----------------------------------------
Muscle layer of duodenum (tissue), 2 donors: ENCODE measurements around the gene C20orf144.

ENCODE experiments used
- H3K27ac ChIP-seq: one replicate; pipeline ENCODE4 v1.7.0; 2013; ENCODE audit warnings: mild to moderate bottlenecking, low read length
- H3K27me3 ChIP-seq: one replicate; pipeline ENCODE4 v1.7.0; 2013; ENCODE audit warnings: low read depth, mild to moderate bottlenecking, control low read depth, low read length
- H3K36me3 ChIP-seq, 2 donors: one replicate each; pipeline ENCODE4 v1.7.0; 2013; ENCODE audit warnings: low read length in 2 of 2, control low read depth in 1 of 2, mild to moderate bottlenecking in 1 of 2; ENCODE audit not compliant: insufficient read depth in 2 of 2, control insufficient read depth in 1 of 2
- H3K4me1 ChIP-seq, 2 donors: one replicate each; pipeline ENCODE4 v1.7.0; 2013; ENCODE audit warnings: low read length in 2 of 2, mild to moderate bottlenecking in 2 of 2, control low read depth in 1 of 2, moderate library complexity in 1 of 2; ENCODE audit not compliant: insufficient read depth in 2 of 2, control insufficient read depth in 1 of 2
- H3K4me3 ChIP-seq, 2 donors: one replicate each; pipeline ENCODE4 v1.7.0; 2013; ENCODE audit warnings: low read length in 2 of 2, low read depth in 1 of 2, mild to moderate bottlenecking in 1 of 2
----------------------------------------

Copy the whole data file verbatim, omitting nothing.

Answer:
Muscle layer of duodenum (tissue), 2 donors: ENCODE measurements around the gene C20orf144.

ENCODE experiments used
- H3K27ac ChIP-seq: one replicate; pipeline ENCODE4 v1.7.0; 2013; ENCODE audit warnings: mild to moderate bottlenecking, low read length
- H3K27me3 ChIP-seq: one replicate; pipeline ENCODE4 v1.7.0; 2013; ENCODE audit warnings: low read depth, mild to moderate bottlenecking, control low read depth, low read length
- H3K36me3 ChIP-seq, 2 donors: one replicate each; pipeline ENCODE4 v1.7.0; 2013; ENCODE audit warnings: low read length in 2 of 2, control low read depth in 1 of 2, mild to moderate bottlenecking in 1 of 2; ENCODE audit not compliant: insufficient read depth in 2 of 2, control insufficient read depth in 1 of 2
- H3K4me1 ChIP-seq, 2 donors: one replicate each; pipeline ENCODE4 v1.7.0; 2013; ENCODE audit warnings: low read length in 2 of 2, mild to moderate bottlenecking in 2 of 2, control low read depth in 1 of 2, moderate library complexity in 1 of 2; ENCODE audit not compliant: insufficient read depth in 2 of 2, control insufficient read depth in 1 of 2
- H3K4me3 ChIP-seq, 2 donors: one replicate each; pipeline ENCODE4 v1.7.0; 2013; ENCODE audit warnings: low read length in 2 of 2, low read depth in 1 of 2, mild to moderate bottlenecking in 1 of 2